HIV-positive foreign students often forgo treatment in the Netherlands because it is not covered by their health insurance, Dutch broadcasting corporation NOS reported last month. NOS believes several ‘dozens’ of HIV-infected students come to the Netherlands every year, mostly from Asia and sub-Saharan Africa.

Risk of spread of the disease

Since the medications used to keep HIV at bay cost between €700 and €1000 per month and since going home often isn’t an option, students allegedly choose not to receive treatment. This is detrimental to their own health and increases the risk of the virus spreading.

According to the Minister, the exact number of HIV-positive students in the country is unknown, as they are not registered anywhere. He wishes to have an investigation carried out “into the severity and nature of the problem, so as to get a better understanding of the risk posed to public health”.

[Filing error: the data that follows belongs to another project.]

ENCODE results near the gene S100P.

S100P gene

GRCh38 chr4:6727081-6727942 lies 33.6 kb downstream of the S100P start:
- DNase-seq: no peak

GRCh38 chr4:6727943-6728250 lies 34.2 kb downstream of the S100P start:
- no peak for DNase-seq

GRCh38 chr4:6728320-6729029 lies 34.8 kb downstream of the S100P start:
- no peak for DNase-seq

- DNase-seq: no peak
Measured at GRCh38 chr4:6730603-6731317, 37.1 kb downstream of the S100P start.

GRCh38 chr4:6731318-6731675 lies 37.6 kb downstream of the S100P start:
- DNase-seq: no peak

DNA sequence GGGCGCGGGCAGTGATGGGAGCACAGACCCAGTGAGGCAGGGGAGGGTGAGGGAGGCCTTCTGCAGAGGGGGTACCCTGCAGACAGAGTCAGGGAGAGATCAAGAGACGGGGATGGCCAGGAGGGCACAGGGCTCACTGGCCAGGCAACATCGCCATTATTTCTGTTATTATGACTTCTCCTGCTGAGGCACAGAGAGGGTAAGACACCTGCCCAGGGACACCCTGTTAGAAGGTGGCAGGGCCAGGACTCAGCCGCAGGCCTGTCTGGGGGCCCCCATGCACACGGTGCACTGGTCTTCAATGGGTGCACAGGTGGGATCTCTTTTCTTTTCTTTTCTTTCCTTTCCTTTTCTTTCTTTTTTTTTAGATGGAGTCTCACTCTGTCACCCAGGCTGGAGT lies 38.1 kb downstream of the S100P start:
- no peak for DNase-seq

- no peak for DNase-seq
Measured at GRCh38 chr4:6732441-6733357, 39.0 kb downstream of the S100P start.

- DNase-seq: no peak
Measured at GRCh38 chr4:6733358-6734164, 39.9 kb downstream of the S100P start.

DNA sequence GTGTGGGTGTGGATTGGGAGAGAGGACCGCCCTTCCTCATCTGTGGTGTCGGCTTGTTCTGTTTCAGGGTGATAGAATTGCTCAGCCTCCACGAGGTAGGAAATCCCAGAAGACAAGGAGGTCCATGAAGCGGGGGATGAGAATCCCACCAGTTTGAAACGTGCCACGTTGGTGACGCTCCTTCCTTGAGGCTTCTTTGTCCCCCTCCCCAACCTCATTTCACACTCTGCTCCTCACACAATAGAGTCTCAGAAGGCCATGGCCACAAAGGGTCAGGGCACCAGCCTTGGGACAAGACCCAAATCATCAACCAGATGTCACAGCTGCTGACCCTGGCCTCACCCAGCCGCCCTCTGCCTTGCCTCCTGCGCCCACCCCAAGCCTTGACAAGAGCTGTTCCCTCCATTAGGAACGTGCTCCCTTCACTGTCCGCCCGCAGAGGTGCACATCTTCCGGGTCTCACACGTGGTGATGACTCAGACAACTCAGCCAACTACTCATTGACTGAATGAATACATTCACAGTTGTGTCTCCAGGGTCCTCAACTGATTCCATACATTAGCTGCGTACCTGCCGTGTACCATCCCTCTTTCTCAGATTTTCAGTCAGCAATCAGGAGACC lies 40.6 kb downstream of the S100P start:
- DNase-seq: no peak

Bruins is not surprised that some insurers will not reimburse the costs of HIV therapy for patients who were infected outside the Netherlands. “It is not unusual for insurance companies not to cover certain types of treatment,” he wrote. Bruins said it was “the insurers’ and the universities’ responsibility” to provide international students with good information on the subject.

The International Institute of Social Studies in The Hague (ISS), which is part of EUR, accommodates many students from Asia and Africa. However, HIV is not much of an issue at the institute, according to its confidential adviser Martin Blok. “In all the years I’ve worked here, I have come across a couple of international students who were HIV-positive. As far as I know, these international students made sure they received treatment.”

Blok is all for providing good information. He thinks it is vital that the students themselves are honest. “If you have health issues, come and see us. The university will try and help you find a solution.”